Stings from lionfish can be serious, and should not be taken lightly. Any broken spines should be removed, if possible, and the affected area soaked in non-scalding hot water (100-110 degrees F. or 38-43 degrees C.) for 15-20 minutes. Lionfish venom contains proteins that are denatured by heat, thus, preventing them from spreading in the bloodstream.
If hot water is not available, aspirin, or aspirin with codeine can be taken. (Do not use hot water and aspirin together.) Because possible adverse reactions or secondary infections can occur from lionfish stings, a medical professional should be seen as soon as possible.
Due to the presence of lionfish in deeper offshore waters, envenomations may occur far from land during diving or fishing operations. These situations present a special circumstance that require some advance planning, because medical attention cannot, necessarily, be obtained immediately. Therefore, the presence of a hot pack on board is helpful and can then be utilized if hot water is not readily available. In addition, it is recommended that you call the Aquatic Toxins Hotline at the Florida Poison Information Center in Miami, where medical experts will advise you about the treatment, including in Spanish. This Hotline is available 24/7, and the number is 888-232-8635. A high definition medical treatment video was created and produced by EISF and is available for distribution on DVD and HDCAM to medical providers.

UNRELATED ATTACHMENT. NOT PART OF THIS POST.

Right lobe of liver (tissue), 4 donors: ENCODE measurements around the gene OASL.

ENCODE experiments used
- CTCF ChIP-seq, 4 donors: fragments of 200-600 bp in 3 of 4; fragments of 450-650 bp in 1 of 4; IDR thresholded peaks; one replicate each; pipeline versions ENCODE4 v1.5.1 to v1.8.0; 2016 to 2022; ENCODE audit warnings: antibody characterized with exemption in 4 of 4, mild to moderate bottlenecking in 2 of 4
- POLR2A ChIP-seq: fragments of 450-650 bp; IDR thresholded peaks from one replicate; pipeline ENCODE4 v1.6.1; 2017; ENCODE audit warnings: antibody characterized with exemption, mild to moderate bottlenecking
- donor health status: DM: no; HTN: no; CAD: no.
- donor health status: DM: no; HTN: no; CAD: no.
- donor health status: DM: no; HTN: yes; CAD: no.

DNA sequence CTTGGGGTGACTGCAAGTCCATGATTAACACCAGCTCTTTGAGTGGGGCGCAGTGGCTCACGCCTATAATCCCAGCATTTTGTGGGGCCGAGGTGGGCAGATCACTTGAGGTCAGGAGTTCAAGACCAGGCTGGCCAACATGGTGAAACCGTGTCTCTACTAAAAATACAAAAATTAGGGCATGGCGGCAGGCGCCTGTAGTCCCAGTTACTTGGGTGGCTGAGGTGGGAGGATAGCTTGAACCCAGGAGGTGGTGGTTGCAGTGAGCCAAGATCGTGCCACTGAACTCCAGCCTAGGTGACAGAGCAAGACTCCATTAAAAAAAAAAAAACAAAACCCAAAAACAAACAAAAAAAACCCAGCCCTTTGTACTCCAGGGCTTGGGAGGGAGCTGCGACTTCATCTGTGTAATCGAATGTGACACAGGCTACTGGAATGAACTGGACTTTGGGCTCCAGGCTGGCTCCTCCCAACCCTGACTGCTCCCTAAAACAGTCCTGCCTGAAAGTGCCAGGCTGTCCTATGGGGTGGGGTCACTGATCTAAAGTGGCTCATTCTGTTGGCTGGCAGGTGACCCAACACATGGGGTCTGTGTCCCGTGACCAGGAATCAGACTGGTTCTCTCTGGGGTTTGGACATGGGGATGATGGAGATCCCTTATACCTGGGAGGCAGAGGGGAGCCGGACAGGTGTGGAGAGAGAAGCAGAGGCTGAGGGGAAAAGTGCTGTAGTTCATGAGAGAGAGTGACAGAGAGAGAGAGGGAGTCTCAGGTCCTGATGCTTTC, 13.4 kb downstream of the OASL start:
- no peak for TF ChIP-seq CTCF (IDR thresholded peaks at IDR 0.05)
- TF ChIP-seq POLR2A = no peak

(This medical advice was approved by the Florida Poison Information Center – Miami)